UN calls for Iraq violence to stop as death toll nears 100

1 / 3
Iraqi protesters evacuate a wounded comrade during clashes in Baghdad Saturday. (AFP)
2 / 3
Renewed protests took place under live fire in Iraq's capital and the country's south Saturday. (AFP)
3 / 3
Iraqi security forces cut off Jamhuriya bridge, which leads to Baghdad's administrative and diplomatic Green Zone, with military vehicles near the Iraqi capital's Tahrir Square in central Baghdad on October 5, 2019 after a curfew was lifted following a day of violent protests. (AFP)
Updated 06 October 2019

UN calls for Iraq violence to stop as death toll nears 100

  • The new clashes shattered a day of relative calm after authorities lifted a curfew
  • The unrest is the deadliest Iraq has seen since the declared defeat of Daesh in 2017 and has shaken Prime Minister Adel Abdul Mahdi's year-old government

BAGHDAD: At least nine more people were killed in Iraq on Saturday as the death toll from six days of protests neared 100, with nearly 4,000 injured. Most of the dead were protesters.

The UN demanded an end to the violence. “Five days of … deaths and injuries; this must stop,” said Jeanine Hennis-Plasschaert, the secretary general’s special representative in Iraq.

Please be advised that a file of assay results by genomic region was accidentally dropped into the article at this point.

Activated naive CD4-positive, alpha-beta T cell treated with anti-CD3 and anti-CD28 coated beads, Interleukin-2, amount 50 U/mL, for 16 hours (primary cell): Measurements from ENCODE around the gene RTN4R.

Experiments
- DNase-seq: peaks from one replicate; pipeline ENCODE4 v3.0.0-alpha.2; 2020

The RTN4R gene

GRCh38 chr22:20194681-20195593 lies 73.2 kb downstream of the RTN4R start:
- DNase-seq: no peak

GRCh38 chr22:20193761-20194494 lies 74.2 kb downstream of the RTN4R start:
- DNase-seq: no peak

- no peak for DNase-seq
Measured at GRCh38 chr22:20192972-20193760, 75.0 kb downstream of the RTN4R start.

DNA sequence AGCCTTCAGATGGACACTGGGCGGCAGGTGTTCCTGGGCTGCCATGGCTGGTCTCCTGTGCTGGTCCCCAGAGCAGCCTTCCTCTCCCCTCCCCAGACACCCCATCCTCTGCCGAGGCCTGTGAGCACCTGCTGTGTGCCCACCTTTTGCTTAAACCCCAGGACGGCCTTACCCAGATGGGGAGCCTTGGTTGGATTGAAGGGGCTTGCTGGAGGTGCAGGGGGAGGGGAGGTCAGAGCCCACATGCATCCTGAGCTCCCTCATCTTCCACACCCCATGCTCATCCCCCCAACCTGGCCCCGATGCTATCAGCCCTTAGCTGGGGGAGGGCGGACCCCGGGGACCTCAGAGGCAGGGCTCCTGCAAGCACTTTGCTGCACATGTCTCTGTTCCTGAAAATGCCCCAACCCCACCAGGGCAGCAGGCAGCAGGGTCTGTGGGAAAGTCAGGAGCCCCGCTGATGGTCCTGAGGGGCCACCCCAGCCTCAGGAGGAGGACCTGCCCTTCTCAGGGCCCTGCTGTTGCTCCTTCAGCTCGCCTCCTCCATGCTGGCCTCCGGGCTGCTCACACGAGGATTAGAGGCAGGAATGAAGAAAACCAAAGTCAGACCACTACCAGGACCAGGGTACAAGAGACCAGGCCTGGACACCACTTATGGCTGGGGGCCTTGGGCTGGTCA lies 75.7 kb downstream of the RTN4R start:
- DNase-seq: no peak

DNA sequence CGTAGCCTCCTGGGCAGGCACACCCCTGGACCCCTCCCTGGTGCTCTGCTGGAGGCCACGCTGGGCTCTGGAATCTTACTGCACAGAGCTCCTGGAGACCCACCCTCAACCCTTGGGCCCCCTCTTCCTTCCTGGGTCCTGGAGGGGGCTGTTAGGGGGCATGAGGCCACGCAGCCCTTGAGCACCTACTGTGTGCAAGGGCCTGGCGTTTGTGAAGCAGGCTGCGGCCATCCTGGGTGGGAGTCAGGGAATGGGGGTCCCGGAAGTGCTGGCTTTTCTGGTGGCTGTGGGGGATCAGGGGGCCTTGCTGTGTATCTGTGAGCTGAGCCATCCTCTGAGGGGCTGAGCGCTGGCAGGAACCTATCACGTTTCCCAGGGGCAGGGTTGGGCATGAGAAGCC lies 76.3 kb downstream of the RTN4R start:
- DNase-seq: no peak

She described the violence as a “senseless loss of life” and said those behind it must be held accountable.

Hours after a curfew in Baghdad was lifted on Saturday, protesters began gathering in the streets around Tahrir Square. 

Armored vehicles and troops sealed off the area, while special forces and army vehicles deployed around the square.

Four people were killed when security forces fired at protesters in a street near the square. Hundreds of protesters retreated from tear gas and live fire by security forces, but at least three more were killed by gunfire. Another protester was killed and 13 injured in the southern Baghdad neighborhood of Zafaraniyah. Nearly 40 people were wounded in the capital.

Security forces broke up the main protest outside the Oil Ministry into smaller isolated groups, and conducted house-to-house searches. 

Thousands of protesters took to the streets in the southern cities of Nasiriyah and Diwaniyah, defying a curfew that was still in place there.